Often, those with coronary atherosclerosis, diabetes readmitted for same conditions
MONDAY, June 7 (HealthDay News) -- Approximately 25 percent of hospital patients were readmitted to the hospital within a two-year period for the same conditions that prompted their initial admission, according to a recent report from the Agency for Healthcare Research and Quality (AHRQ).
For the report, Claudia Steiner, M.D., of the AHRQ in Rockville, Md., and colleagues analyzed data on 15 million patients in 12 states in 2006 and 2007. They found that more than 33 percent of patients with coronary atherosclerosis were readmitted at least once during the two-year period. Furthermore, 30.3 percent of patients with uncomplicated diabetes, 28.2 percent with hypertension, and 20.8 percent with asthma were readmitted to the hospital multiple times.
The researchers also found that 41.8 percent of Medicare patients experienced multiple hospital admissions and 38.4 percent of Medicare patients experienced multiple emergency department visits. Among uninsured patients, 21.8 percent experienced multiple hospital readmissions and 38.0 percent had multiple emergency department visits without hospital admission. However, patients with private insurance were the least likely to require multiple hospital readmissions or make multiple emergency department visits (18.9 and 28.8 percent, respectively).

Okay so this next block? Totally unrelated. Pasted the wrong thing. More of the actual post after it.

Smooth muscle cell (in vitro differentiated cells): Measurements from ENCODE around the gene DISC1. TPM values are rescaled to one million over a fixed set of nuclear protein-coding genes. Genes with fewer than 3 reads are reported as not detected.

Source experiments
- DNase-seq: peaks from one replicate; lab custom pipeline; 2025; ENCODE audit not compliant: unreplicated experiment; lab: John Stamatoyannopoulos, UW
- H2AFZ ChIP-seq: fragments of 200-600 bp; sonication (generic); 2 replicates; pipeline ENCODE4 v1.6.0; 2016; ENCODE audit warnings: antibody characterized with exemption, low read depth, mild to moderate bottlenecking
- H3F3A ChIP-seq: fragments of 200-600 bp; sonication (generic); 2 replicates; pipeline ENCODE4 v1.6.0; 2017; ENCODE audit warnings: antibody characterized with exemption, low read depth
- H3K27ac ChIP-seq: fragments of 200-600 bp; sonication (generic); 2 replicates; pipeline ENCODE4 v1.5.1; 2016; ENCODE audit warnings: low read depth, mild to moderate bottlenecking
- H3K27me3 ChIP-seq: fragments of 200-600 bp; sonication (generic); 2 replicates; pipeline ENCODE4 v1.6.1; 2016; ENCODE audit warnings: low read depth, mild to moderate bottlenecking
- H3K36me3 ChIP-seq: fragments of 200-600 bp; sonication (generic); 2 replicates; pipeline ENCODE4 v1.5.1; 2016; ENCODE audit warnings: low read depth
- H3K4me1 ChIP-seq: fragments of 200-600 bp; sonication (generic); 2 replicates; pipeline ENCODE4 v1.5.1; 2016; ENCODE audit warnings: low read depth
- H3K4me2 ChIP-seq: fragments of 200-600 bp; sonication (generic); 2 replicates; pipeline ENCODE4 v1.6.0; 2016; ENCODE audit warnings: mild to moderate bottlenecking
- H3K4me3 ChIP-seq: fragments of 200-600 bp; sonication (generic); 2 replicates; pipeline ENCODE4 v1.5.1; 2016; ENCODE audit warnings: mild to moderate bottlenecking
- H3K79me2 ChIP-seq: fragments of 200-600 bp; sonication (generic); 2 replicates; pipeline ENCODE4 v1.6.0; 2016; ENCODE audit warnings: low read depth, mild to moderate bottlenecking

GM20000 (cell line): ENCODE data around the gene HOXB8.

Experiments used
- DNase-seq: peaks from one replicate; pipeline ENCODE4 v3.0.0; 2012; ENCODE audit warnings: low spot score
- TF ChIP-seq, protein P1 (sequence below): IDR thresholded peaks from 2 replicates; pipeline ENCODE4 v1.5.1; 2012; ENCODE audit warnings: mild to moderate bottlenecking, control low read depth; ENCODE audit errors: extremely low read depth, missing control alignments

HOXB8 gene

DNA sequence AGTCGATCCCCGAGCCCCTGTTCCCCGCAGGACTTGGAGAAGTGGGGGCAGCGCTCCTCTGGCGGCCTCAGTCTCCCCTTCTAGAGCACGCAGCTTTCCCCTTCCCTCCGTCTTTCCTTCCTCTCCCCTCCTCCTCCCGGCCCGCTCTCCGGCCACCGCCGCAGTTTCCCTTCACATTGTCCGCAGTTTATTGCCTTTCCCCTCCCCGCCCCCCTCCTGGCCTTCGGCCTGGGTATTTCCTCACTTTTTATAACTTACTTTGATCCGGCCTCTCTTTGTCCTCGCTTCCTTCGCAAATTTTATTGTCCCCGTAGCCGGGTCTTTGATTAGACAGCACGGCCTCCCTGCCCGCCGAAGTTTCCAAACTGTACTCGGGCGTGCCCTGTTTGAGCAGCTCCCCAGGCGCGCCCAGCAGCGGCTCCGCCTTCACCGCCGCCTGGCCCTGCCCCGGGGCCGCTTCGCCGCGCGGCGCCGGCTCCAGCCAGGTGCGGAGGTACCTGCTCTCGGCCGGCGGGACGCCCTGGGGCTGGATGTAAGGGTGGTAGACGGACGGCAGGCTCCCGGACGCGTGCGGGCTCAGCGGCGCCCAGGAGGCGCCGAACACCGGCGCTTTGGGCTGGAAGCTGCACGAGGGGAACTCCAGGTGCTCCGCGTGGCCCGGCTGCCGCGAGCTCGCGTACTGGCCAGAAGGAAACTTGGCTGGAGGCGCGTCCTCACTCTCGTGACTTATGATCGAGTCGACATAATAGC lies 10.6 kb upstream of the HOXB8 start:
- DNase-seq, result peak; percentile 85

"Reducing hospital readmission rates is a key strategy for increasing the quality of health care, while reducing the cost of care," the authors write. "Patients may be readmitted to the hospital due to the severity and complexity of their underlying condition. However, research indicates that a large number of repeat hospital visits may be avoidable."